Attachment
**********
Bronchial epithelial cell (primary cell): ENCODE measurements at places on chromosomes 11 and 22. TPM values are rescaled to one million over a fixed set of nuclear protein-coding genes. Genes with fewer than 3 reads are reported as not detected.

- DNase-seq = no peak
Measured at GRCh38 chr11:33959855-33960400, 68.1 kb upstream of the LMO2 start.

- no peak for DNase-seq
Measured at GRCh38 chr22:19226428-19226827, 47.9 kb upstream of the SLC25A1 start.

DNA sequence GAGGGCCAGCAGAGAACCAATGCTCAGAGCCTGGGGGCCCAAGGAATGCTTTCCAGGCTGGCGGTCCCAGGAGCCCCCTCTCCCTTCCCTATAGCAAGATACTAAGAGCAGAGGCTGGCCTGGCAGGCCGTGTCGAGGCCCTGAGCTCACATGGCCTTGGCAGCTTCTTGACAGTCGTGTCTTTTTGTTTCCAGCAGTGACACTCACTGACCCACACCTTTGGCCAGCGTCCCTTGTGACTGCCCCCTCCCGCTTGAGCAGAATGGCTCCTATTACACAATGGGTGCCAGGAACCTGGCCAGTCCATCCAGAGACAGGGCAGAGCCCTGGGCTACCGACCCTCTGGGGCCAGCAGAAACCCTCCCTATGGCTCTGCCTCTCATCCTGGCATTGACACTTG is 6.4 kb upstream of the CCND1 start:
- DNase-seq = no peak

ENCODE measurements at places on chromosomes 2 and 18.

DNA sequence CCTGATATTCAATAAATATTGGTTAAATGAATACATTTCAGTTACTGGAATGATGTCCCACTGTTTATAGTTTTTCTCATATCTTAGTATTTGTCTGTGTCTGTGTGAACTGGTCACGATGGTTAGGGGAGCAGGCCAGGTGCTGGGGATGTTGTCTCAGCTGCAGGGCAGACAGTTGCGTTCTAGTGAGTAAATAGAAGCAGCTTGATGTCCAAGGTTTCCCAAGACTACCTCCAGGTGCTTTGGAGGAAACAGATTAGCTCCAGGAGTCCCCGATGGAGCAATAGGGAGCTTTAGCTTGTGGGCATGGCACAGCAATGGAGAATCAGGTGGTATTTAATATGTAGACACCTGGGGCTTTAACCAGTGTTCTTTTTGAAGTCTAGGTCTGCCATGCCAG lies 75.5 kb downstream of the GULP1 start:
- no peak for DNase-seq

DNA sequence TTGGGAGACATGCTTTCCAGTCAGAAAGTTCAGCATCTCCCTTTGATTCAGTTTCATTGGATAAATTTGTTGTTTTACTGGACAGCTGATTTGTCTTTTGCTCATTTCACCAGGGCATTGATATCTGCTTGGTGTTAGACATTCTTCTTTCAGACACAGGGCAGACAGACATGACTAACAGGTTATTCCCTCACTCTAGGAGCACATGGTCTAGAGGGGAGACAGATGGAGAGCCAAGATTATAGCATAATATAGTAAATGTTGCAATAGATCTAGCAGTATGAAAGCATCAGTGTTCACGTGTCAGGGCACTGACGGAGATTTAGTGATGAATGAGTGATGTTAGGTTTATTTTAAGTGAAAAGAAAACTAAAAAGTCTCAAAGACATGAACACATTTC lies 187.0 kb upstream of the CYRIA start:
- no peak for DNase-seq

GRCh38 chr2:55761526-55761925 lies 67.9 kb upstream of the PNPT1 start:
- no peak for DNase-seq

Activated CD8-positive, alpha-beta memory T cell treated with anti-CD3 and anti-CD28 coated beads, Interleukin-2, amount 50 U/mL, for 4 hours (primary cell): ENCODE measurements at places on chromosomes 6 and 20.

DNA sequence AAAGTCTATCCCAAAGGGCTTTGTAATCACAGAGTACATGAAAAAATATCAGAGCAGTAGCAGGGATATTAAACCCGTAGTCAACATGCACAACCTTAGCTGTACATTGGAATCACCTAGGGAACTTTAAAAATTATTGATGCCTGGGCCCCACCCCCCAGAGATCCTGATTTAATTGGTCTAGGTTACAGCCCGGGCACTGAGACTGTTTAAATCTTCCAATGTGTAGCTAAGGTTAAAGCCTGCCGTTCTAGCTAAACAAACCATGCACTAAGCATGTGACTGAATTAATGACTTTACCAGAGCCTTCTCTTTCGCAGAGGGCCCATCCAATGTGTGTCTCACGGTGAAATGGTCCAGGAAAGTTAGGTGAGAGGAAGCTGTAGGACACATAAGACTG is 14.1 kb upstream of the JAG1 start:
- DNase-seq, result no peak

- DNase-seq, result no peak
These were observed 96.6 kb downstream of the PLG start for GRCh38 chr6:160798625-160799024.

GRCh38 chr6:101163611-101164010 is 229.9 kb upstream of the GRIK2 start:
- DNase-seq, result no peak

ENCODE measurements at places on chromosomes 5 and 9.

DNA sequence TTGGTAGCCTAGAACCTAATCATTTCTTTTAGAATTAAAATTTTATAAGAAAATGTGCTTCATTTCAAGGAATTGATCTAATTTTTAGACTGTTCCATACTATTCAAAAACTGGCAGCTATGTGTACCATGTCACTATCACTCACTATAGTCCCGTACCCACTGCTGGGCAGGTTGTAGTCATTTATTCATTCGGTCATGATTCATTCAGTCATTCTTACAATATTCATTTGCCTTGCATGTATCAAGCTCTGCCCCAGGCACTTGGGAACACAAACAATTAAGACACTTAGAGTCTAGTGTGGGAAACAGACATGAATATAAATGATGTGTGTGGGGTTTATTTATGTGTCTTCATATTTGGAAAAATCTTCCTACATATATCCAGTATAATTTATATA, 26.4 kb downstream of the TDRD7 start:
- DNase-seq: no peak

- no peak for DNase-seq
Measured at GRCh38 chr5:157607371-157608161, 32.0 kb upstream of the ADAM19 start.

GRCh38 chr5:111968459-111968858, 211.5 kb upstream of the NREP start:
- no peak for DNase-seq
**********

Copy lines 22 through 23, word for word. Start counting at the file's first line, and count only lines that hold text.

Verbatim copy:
ENCODE measurements at places on chromosomes 5 and 9.

DNA sequence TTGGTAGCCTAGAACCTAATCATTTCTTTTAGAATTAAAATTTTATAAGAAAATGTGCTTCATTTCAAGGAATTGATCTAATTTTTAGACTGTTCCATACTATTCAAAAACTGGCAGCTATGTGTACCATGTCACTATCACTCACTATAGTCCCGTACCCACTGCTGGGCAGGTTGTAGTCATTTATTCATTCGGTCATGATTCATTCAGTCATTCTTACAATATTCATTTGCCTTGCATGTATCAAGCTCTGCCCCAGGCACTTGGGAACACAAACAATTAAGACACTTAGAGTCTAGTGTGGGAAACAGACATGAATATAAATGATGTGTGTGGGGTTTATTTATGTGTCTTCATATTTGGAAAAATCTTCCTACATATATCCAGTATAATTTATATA, 26.4 kb downstream of the TDRD7 start: